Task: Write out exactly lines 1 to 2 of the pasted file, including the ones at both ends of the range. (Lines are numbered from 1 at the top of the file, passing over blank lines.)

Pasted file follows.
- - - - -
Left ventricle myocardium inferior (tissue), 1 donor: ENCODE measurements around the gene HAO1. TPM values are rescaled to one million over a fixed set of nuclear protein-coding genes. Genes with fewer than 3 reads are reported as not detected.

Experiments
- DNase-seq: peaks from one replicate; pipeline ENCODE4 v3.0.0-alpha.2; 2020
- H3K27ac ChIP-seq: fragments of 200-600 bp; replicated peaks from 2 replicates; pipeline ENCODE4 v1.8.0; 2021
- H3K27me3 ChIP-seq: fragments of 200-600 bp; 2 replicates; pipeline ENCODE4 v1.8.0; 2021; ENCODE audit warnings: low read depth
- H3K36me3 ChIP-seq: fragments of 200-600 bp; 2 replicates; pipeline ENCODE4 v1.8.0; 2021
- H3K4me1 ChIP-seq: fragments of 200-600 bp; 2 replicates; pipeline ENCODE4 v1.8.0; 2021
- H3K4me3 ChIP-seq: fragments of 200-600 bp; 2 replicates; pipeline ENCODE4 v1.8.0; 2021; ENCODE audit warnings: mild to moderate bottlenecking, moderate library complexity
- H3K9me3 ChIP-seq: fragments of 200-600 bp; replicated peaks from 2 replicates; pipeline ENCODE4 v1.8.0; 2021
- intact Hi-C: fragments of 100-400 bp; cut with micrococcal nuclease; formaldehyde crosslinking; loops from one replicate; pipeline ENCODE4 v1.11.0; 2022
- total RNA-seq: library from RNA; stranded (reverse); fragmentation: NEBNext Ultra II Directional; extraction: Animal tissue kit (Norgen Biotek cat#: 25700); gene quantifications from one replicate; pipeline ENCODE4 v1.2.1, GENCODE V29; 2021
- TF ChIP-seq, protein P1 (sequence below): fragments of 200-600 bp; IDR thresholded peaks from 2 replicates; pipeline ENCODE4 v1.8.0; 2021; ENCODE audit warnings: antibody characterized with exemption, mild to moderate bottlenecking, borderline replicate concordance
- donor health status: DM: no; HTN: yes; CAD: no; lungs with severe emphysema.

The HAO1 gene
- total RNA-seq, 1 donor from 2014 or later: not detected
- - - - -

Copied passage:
Left ventricle myocardium inferior (tissue), 1 donor: ENCODE measurements around the gene HAO1. TPM values are rescaled to one million over a fixed set of nuclear protein-coding genes. Genes with fewer than 3 reads are reported as not detected.

Experiments